Abstract: One of the key bottlenecks in building machine learning systems today is creating and managing large labeled training datasets. In this talk, I’ll describe our work on systems to support and accelerate ways of creating training data in higher-level, programmatic, but noisier ways---often referred to as weak supervision. This work is motivated by the observation that ML developers spend an increasing amount of their time doing training data engineering---i.e. labeling, augmenting, reshaping, cleaning, and maintaining training datasets---and that we can better support these emerging workflows with both data management and statistical learning tools and principles. In this talk, I’ll describe Snorkel, our open-source system for training data labeling (snorkel.stanford.edu), that can reduce training data creation time from months to days; other recent work around data augmentation and multi-task supervision; and applications of this work in domains ranging from medical imaging to unstructured data extraction.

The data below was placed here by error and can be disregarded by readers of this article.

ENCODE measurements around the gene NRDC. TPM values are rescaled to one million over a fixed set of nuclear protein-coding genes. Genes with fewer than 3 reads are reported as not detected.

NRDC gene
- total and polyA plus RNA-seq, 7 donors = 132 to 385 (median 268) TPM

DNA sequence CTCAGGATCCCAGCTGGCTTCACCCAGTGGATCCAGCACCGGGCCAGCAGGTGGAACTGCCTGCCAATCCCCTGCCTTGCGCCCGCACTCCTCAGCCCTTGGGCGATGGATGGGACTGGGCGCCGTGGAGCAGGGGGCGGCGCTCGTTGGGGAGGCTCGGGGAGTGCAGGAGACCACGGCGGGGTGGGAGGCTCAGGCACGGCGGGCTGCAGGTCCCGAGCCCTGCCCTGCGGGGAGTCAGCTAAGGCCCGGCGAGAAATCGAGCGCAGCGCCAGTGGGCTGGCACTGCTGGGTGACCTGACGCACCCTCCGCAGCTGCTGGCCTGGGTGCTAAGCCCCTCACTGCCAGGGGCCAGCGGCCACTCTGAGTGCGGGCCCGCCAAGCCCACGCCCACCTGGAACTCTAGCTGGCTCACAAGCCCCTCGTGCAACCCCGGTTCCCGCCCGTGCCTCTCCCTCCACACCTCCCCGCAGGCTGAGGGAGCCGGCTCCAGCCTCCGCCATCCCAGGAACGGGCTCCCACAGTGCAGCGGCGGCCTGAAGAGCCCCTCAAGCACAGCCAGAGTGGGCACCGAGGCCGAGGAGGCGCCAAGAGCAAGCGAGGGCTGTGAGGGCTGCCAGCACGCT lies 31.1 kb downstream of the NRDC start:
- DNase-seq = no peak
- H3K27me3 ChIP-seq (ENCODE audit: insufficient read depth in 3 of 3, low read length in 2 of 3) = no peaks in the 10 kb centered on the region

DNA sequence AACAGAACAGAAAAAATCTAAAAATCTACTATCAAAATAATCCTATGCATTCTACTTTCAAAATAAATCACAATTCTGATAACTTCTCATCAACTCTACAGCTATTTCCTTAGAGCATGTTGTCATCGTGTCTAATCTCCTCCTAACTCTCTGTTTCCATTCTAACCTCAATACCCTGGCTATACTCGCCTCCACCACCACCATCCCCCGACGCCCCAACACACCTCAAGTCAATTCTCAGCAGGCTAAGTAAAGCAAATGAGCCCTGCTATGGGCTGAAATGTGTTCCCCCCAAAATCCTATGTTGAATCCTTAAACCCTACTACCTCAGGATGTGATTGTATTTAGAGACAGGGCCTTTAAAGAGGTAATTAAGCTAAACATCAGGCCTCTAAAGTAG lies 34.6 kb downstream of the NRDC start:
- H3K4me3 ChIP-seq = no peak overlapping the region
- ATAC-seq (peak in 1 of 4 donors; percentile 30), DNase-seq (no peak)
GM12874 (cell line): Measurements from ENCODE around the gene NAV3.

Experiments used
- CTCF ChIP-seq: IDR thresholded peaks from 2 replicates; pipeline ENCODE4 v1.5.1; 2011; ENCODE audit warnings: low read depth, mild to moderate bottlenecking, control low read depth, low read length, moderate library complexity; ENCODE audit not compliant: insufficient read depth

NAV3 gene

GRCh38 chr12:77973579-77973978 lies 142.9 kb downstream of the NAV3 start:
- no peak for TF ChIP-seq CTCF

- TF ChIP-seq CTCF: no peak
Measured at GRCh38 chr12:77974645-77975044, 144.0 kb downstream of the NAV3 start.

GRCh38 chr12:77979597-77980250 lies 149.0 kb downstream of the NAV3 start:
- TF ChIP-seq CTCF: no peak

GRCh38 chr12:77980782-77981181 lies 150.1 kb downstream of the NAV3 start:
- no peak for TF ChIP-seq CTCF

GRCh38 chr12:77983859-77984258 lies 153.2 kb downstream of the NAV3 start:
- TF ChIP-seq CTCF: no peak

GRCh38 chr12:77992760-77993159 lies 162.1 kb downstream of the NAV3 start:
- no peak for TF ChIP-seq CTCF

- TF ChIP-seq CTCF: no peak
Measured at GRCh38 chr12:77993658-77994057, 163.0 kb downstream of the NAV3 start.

Bio: Alex Ratner is a Ph.D. candidate in computer science at Stanford, advised by Chris Re, where his research focuses on weak supervision: the idea of using higher-level, noisier input from domain experts to train complex state-of-the-art models where limited or no hand-labeled training data is available. He leads the development of the Snorkel framework (snorkel.stanford.edu) for weakly supervised ML, which has been applied to machine learning problems in domains like genomics, radiology, and political science. He is supported by a Stanford Bio-X SIGF fellowship.